Reaching the parts that others cannot!
No, this is not a reiteration of the rather famous lager advertisement but the implementation of an idea we developed to try to reach those who need our help as well as raising awareness among the public.
We all know that one of the biggest problems of male sexual abuse is that we cannot know how widespread it is. This is because of the reluctance of survivors to disclose what happened for a variety of reasons but ones that include the fear of not being believed, shame, guilt, not knowing to whom to turn for help, not even being able to share what has happened with your closest family let alone your mates who may well just ridicule you – such is the misunderstanding about rape and sexual abuse of men. We have tried to capture some of that recognition that, for many who hear about this, it is still a source of misplaced amusement in what we describe below. All this means that there are some very hard to reach individuals who need the longer term support that we can offer.
That’s why we approached Clear Channel which, apart from managing advertisements on bus shelters, also manages the output on 264 screens in England, Scotland and Wales which are situated prominently in pubs and bars. As a charity, we were able to get a provocative campaign out on pub screens at only a fraction of the price some £200,000 worth of advertising. Working with the creative agency Duke we are showing a variety of moving and static images for 10 seconds each and the showing will run until the end of May 2017. If you see any of these advertisements then please feedback to us your reaction – we should like to hear.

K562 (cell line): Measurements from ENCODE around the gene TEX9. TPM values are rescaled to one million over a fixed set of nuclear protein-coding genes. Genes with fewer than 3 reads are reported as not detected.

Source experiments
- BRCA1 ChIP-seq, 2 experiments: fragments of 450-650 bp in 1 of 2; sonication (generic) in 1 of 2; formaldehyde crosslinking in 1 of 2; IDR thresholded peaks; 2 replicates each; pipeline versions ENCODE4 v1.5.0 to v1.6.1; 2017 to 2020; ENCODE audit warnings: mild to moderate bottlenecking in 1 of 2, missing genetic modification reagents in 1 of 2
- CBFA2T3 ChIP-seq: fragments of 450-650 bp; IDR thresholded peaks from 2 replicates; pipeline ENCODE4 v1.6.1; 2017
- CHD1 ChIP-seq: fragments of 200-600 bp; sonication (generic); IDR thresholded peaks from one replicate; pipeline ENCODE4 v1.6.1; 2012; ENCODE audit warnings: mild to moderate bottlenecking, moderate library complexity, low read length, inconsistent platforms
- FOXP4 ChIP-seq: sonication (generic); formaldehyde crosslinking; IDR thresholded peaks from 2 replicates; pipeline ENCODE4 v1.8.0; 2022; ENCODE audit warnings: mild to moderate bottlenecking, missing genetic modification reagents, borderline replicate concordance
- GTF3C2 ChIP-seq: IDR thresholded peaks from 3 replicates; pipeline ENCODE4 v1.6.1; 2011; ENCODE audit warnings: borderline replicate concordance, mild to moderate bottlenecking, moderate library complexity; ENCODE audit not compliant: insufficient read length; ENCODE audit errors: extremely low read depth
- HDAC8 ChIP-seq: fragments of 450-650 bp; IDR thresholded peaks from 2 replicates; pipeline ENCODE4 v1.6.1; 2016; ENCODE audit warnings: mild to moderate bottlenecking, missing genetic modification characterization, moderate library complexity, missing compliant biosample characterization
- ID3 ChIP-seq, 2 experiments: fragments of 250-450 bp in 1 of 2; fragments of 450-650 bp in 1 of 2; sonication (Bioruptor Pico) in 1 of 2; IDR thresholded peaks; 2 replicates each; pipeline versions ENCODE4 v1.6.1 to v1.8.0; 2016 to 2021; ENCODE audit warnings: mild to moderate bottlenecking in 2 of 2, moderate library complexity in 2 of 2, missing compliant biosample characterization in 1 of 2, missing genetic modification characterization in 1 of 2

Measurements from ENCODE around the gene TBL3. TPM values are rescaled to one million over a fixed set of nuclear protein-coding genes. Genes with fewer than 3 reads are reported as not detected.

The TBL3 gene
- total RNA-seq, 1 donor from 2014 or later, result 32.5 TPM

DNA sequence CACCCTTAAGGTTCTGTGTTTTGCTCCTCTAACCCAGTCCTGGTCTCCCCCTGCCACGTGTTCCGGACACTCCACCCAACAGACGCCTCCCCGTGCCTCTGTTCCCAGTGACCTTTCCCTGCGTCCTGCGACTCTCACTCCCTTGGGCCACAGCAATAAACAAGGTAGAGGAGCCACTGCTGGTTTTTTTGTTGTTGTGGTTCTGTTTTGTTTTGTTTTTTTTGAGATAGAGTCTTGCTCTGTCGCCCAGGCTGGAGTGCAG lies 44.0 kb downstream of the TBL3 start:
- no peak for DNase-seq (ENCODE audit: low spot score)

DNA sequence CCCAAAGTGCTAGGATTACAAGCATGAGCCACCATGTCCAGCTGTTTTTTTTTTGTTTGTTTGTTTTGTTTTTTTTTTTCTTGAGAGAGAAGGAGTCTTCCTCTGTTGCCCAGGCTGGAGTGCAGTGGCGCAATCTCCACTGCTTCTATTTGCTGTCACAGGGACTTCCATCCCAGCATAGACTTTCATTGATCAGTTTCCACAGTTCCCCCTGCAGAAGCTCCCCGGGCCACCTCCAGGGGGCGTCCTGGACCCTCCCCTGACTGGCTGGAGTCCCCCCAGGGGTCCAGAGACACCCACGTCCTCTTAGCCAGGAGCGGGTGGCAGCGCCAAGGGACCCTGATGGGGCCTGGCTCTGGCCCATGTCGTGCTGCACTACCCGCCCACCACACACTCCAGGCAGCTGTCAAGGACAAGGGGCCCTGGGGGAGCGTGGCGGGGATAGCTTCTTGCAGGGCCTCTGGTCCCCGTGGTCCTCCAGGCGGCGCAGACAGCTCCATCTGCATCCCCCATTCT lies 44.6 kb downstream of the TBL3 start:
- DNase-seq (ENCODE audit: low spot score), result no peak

As the message in all of them is quite hard hitting we had to agree that they would go out after 9pm so as to avoid younger children seeing them. That said, there is a general agreement that education about what can happen to any male, whatever their gender identity, race or other characteristic, needs to start at an early age so that children can learn that they are in charge of their bodies and should be able to spot inappropriate behaviour towards them.
What are those messages? We shall not spoil your anticipation by telling you all but one is a bartender asking what the customer wants, only to receive the response “Violent mood swings and panic attacks, please. No ice” followed by the message “Male rape, no-one asks for it”.
Although we have tried to use targeted Facebook messaging and other forms to try to get to specific vulnerable groups which may need our services this current campaign will reach a wider audience, hopefully including survivors so that they know we are on their side and can offer helpful services, in order to stimulate discussion and comment and, maybe, controversy. To quote Oscar Wilde “There is only one thing in life worse than being talked about, and that is not being talked about.”